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THE DOG AND THE WATER-LILY.
The noon was shady, and soft airs
Swept Ouse's silent tide,
I wander'd on his side.
And high in pedigree
That spaniel found for me),
Now starting into sight,
With scarce a slower flight.
His lilies newly blown;
And one I wish'd my own.
To steer it close to land;
Escaped my eager hand,
With fix'd considerate face,
To comprehend the case.
Dispersing all his dream,
The windings of the stream.
Beau, trotting far before,
And plunging left the shore.
Impatient swim to meet
* Sir Robert Ġunning's daugbters.
Charm'd with the sight, The world, I cried,
Shall hear of this thy deed : My dog shall mortify the pride
Of man's superior breed :
Awake at duty's call,
To him who gives me all.
THE POET, THE OYSTER, AND
Ah, hapless wretch ! condemned to dwell
When, cry the botanists, and stare,
You shapeless nothing in a dish,
To wish myself the rock I view,
A poet, in his evening walk,
You in your grotto-work enclosed,
And as for you my Lady Squeamish,
His censure reach'd them as he dealt it, And each by shrinking shew'd he felt it.
WRITTEN IN A TIME OF AFFLICTION. Oh, happy shades—to me unbless'd !
Friendly to peace but not to me! How ill the scene that offers rest, And heart that cannot rest, agree!
This glassy stream, that spreading pine,
Those alders quivering to the breeze, Might soothe a soul less hurt than mine,
And please, if anything could please.
But fix'd unalterable Care
Foregoes not what she feels within, Shews the same sadness every where,
And slights the season and the scene.
For all that pleased in wood or lawn,
While Peace possess'd these silent bowers, Her animating smile withdrawn,
Has lost its beauties and its powers.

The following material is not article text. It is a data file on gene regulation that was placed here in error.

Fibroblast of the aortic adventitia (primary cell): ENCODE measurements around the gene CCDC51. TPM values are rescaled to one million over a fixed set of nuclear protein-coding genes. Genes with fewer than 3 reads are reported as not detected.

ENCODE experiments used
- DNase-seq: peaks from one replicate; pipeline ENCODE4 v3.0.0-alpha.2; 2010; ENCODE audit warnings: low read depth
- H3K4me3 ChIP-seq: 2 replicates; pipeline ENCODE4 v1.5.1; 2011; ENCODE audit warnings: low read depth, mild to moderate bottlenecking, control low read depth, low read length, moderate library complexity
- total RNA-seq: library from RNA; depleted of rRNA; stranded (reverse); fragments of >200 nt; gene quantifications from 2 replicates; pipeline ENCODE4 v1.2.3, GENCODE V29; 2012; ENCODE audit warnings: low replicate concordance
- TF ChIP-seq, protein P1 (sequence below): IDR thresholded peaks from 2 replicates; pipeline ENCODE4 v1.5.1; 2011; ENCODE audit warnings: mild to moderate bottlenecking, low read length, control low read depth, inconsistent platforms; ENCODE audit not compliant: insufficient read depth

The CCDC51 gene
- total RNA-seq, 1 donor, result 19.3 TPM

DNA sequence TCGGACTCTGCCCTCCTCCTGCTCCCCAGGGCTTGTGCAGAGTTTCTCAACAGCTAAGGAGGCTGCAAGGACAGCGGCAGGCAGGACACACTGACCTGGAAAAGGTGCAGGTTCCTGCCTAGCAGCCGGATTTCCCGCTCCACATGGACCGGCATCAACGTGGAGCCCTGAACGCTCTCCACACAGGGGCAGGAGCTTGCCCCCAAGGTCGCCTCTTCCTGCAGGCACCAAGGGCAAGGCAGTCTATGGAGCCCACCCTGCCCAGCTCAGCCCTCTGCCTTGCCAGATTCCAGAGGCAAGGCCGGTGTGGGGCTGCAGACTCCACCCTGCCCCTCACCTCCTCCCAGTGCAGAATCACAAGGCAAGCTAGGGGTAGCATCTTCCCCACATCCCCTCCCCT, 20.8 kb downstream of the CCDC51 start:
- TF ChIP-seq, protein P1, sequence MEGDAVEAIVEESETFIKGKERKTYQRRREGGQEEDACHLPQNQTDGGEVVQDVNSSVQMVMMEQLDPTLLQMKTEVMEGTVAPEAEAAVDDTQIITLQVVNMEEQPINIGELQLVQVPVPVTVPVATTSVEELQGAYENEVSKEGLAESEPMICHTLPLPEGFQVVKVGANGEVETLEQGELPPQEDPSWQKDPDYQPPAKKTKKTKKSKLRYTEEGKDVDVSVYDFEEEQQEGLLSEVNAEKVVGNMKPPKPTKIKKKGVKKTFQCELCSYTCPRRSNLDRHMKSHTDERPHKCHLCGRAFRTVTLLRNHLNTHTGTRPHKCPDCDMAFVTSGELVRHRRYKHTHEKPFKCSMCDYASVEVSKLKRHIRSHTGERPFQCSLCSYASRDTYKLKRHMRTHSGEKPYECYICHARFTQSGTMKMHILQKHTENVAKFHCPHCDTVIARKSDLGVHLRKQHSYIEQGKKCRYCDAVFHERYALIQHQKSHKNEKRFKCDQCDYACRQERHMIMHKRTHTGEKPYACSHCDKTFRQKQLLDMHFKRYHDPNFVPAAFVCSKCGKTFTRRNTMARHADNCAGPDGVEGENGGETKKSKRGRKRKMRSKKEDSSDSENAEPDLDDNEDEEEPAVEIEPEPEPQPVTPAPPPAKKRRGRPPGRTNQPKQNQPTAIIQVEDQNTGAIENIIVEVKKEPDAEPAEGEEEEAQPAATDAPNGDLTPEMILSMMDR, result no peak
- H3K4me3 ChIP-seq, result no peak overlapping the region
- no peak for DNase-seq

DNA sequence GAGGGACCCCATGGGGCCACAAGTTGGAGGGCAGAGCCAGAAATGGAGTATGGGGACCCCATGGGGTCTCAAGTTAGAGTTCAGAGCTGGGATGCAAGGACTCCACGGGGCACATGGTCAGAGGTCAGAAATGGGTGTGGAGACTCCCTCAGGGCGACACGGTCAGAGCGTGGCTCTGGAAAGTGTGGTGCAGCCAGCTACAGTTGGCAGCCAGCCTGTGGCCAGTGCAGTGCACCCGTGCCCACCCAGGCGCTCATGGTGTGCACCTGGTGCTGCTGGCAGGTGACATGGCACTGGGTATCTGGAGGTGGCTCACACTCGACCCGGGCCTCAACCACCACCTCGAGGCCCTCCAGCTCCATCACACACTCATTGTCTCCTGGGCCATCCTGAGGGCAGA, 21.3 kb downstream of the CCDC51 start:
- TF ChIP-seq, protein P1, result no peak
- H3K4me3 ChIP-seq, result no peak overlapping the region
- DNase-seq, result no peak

The saint or moralist should tread
This moss-grown alley musing slow; They seek like me the secret shade, But not like me to nourish woe!
Me fruitful scenes and prospects waste
Alike admonish not to roam ; These tell me of enjoyments past, And those of sorrows yet to come.
THE WINTER NOSEGAY.
What Nature, alas ! has denied
To the delicate growth of our isle, Art has in a measure supplied,
And Winter is deck'd with a smile.
See, Mary, what beauties I bring
From the shelter of that sunny shed, Where the flowers have the charms of the spring,
Though abroad they are frozen and dead. 'Tis a bower of Arcadian sweets,
Where Flora is still in her prime, A fortress to which she retreats
From the cruel assaults of the clime. While earth wears a mantle of snow,
These pinks are as fresh and as gay As the fairest and sweetest that blow
On the beautiful bosom of May. See how they have safely survived
The frowns of a sky so severe: Such Mary's true love, that has lived
Through many a turbulert year. The charms of the late blowing rose
Seem graced with a livelier hue, And the winter of sorrow best shews
The truth of a friend such as you.
NECESSARY TO THE HAPPINESS OF THE
The lady thus addressed her spouse :-